|US7220990||Aug 25, 2004||May 22, 2007||Tau-Metrix, Inc.||Technique for evaluating a fabrication of a die and wafer|
|US7250778||Dec 7, 2004||Jul 31, 2007||International Business Machines Corporation||Wafer test apparatus including optical elements and method of using the test apparatus|
|US7256055||Aug 25, 2004||Aug 14, 2007||Tau-Metrix, Inc.||System and apparatus for using test structures inside of a chip during the fabrication of the chip|
|US7339388||Aug 25, 2004||Mar 4, 2008||Tau-Metrix, Inc.||Intra-clip power and test signal generation for use with test structures on wafers|
|US7605597||Nov 5, 2007||Oct 20, 2009||Tau-Metrix, Inc.||Intra-chip power and test signal generation for use with test structures on wafers|
|US7723724||Aug 21, 2008||May 25, 2010||Tau-Metrix, Inc.||System for using test structures to evaluate a fabrication of a wafer|
|US7730434||Aug 25, 2004||Jun 1, 2010||Tau-Metrix, Inc.||Contactless technique for evaluating a fabrication of a wafer|
|US7736916||Jun 14, 2007||Jun 15, 2010||Tau-Metrix, Inc.||System and apparatus for using test structures inside of a chip during the fabrication of the chip|
|US7772866 *||Mar 7, 2007||Aug 10, 2010||International Business Machines Corporation||Structure and method of mapping signal intensity to surface voltage for integrated circuit inspection|
|US8344745||Aug 31, 2006||Jan 1, 2013||Tau-Metrix, Inc.||Test structures for evaluating a fabrication of a die or a wafer|
|US8378702 *||May 8, 2009||Feb 19, 2013||Corning Incorporated||Non-contact testing of printed electronics|
|US8990759||Jun 1, 2010||Mar 24, 2015||Tau-Metrix, Inc.||Contactless technique for evaluating a fabrication of a wafer|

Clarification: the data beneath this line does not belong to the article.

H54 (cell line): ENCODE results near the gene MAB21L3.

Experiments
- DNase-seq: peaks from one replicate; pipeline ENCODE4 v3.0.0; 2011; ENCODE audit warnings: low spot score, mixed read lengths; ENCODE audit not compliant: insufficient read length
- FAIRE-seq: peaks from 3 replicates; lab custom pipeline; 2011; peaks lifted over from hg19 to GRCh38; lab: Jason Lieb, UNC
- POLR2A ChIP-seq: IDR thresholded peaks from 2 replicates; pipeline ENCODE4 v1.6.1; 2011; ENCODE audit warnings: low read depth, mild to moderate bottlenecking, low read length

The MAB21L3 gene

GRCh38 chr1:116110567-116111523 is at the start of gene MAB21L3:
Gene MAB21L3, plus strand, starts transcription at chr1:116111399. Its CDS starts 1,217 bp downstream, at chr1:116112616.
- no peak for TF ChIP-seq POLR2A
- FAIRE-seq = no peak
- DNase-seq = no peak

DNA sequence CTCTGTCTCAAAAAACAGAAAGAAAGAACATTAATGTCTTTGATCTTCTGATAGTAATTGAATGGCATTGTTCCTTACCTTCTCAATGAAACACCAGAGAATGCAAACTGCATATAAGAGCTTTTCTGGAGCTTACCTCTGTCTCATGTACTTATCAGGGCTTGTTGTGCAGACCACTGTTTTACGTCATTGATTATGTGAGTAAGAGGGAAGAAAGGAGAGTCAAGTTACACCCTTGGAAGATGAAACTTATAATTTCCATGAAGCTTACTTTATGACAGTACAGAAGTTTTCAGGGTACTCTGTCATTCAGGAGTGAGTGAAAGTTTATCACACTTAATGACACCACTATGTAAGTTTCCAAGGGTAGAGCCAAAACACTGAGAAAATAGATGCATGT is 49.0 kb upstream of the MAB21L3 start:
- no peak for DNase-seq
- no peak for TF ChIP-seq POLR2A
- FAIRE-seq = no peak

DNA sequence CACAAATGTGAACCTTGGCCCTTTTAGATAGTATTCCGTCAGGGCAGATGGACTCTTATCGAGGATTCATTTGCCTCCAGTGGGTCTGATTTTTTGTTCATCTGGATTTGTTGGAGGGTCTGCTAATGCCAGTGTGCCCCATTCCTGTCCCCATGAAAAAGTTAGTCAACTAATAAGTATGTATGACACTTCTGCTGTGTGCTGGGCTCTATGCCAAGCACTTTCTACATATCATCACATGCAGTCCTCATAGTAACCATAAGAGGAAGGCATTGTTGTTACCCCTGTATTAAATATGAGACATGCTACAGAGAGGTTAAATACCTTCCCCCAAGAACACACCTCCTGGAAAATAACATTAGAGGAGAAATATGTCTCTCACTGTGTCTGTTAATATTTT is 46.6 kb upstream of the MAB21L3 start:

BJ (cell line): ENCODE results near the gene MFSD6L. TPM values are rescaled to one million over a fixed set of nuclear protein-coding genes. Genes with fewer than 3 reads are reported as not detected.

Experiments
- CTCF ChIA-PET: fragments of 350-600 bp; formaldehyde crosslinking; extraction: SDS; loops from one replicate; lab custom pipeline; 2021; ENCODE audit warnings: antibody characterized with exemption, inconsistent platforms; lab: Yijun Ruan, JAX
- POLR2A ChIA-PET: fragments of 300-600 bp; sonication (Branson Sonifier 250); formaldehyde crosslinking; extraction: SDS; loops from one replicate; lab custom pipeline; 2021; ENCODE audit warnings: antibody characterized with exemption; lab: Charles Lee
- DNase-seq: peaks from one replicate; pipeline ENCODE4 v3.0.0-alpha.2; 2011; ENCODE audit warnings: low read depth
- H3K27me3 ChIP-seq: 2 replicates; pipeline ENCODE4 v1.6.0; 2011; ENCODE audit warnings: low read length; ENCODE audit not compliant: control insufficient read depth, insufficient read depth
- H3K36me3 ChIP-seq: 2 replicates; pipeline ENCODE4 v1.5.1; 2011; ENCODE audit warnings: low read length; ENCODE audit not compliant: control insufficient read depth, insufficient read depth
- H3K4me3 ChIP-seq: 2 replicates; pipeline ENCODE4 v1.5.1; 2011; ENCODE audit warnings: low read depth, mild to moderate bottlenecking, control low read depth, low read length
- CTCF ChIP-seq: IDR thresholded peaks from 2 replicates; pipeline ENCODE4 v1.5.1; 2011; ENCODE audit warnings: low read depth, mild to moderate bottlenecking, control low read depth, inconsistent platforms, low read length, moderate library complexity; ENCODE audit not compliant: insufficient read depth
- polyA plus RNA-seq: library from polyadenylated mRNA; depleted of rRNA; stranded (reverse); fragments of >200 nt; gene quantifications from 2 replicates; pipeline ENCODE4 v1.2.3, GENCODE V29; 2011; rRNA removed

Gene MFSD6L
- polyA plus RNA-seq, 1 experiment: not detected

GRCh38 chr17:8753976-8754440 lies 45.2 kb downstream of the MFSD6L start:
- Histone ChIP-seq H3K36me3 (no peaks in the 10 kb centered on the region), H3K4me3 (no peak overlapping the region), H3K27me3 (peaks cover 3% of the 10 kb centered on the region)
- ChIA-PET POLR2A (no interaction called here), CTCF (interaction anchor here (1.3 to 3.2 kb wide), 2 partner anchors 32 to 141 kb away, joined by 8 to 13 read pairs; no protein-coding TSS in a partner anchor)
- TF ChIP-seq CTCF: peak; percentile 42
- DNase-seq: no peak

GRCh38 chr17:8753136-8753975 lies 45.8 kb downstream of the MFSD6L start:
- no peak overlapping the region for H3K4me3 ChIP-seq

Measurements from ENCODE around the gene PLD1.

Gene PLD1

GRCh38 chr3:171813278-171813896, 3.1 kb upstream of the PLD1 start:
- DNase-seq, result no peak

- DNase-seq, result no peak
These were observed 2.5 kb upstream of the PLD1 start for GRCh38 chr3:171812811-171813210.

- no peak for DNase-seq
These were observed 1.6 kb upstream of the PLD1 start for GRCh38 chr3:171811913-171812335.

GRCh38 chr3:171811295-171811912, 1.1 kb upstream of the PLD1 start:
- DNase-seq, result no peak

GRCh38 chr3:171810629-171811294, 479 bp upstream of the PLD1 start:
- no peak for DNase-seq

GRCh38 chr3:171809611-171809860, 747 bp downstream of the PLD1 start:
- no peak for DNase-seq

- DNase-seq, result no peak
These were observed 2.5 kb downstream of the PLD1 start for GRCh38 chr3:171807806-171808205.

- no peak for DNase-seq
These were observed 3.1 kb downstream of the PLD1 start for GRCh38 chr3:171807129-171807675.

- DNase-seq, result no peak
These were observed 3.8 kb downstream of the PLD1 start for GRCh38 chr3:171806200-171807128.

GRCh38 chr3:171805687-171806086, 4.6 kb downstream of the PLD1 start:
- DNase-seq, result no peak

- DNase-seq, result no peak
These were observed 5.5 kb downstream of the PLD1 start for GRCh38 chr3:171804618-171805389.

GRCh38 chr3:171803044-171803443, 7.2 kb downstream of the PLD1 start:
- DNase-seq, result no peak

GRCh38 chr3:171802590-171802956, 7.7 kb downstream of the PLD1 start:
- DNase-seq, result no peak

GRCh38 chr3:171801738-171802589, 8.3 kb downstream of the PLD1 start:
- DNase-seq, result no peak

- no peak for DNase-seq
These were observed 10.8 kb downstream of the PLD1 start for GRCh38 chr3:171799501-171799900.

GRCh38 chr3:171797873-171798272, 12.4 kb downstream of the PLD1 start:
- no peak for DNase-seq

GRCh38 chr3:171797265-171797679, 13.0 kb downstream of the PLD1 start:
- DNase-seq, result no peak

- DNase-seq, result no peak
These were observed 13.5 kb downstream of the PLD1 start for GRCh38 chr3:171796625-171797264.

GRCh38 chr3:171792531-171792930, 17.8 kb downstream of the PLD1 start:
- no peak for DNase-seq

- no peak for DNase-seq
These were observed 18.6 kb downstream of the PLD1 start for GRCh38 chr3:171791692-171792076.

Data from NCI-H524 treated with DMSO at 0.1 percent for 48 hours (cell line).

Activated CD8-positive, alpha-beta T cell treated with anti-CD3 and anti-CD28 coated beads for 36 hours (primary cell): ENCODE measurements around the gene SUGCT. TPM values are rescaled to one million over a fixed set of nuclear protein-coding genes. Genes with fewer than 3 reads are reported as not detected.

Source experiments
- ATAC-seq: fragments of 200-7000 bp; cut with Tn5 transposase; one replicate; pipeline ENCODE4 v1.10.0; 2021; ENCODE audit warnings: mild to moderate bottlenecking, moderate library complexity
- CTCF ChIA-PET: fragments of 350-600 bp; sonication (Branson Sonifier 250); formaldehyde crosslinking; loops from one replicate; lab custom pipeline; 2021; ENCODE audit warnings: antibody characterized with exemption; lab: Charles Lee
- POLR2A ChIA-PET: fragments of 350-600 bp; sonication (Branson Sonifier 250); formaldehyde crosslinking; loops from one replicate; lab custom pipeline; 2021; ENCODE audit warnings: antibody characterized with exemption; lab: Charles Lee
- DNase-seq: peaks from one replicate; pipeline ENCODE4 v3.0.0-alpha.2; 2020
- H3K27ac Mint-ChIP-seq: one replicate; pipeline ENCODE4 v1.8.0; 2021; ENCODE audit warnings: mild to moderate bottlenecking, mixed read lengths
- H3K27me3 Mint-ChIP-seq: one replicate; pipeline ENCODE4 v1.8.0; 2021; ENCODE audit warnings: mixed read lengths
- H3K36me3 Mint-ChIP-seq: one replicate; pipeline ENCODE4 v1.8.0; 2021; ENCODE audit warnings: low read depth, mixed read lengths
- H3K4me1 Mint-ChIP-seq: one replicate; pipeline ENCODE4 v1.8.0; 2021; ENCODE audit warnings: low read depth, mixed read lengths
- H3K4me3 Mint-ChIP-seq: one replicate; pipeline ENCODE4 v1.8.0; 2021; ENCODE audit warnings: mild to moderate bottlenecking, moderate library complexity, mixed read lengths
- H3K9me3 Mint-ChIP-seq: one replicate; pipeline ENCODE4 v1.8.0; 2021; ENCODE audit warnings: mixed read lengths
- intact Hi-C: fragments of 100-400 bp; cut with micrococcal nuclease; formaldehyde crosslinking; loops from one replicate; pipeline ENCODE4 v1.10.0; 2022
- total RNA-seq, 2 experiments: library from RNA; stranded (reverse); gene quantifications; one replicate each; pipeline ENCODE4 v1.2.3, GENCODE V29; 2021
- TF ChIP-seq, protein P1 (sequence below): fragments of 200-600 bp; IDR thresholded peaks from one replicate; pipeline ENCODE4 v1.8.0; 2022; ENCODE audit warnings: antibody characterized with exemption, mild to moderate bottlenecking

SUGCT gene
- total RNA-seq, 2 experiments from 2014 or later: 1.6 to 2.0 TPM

|US9360519||Jan 18, 2013||Jun 7, 2016||Corning Incorporated||Non-contact testing of printed electronics|
|US9599657||Jan 3, 2013||Mar 21, 2017||Globalfoundries Inc.||High power radio frequency (RF) in-line wafer testing|
|US20040169519 *||Mar 2, 2004||Sep 2, 2004||Feng Kai Di||Wafer test apparatus including optical elements and method of using the test apparatus|
|US20050090916 *||Aug 25, 2004||Apr 28, 2005||Majid Aghababazadeh||Intra-chip power and test signal generation for use with test structures on wafers|
|US20050103984 *||Dec 7, 2004||May 19, 2005||Ibm||Wafer test apparatus including optical elements and method of using the test apparatus|
|US20070236232 *||Jun 14, 2007||Oct 11, 2007||Majid Aghababazadeh||System and apparatus for using test structures inside of a chip during the fabrication of the chip|
|US20070238206 *||Jun 14, 2007||Oct 11, 2007||Majid Aghababazadeh||System and apparatus for using test structures inside of a chip during the fabrication of the chip|
|US20070283191 *||Nov 29, 2004||Dec 6, 2007||Mcdonald-Maier Klaus D||Integrated Circuit with Debug Support Interface|
|US20080100319 *||Nov 5, 2007||May 1, 2008||Majid Aghababazadeh||Intra-chip power and test signal generation for use with test structures on wafers|
|US20080217612 *||Mar 7, 2007||Sep 11, 2008||International Business Machines Corporation||Structure and method of mapping signal intensity to surface voltage for integrated circuit inspection|
|US20080315196 *||Aug 21, 2008||Dec 25, 2008||Majid Aghababazadeh||Technique for evaluating a fabrication of a die and wafer|
|US20100283499 *||May 8, 2009||Nov 11, 2010||Robert Addison Bourdreau||Non-contact testing of printed electronics|
|U.S. Classification||324/754.21, 714/733, 324/762.01|
|Cooperative Classification||Y10S136/293, Y10S136/291, G01R31/311|
|Oct 20, 1998||AS||Assignment|
Owner name: INTERNATIONAL BUSINESS MACHINES CORPORATION, NEW Y
Free format text: ASSIGNMENT OF ASSIGNORS INTEREST;ASSIGNORS:COOK, DONALD J.;NOWAK, EDWARD J.;TONG, MINH H.;REEL/FRAME:009540/0411;SIGNING DATES FROM 19980710 TO 19980713
|Jan 24, 2005||FPAY||Fee payment|
Year of fee payment: 4
|Apr 20, 2009||REMI||Maintenance fee reminder mailed|
|Oct 9, 2009||LAPS||Lapse for failure to pay maintenance fees|
|Dec 1, 2009||FP||Expired due to failure to pay maintenance fee|
Effective date: 20091009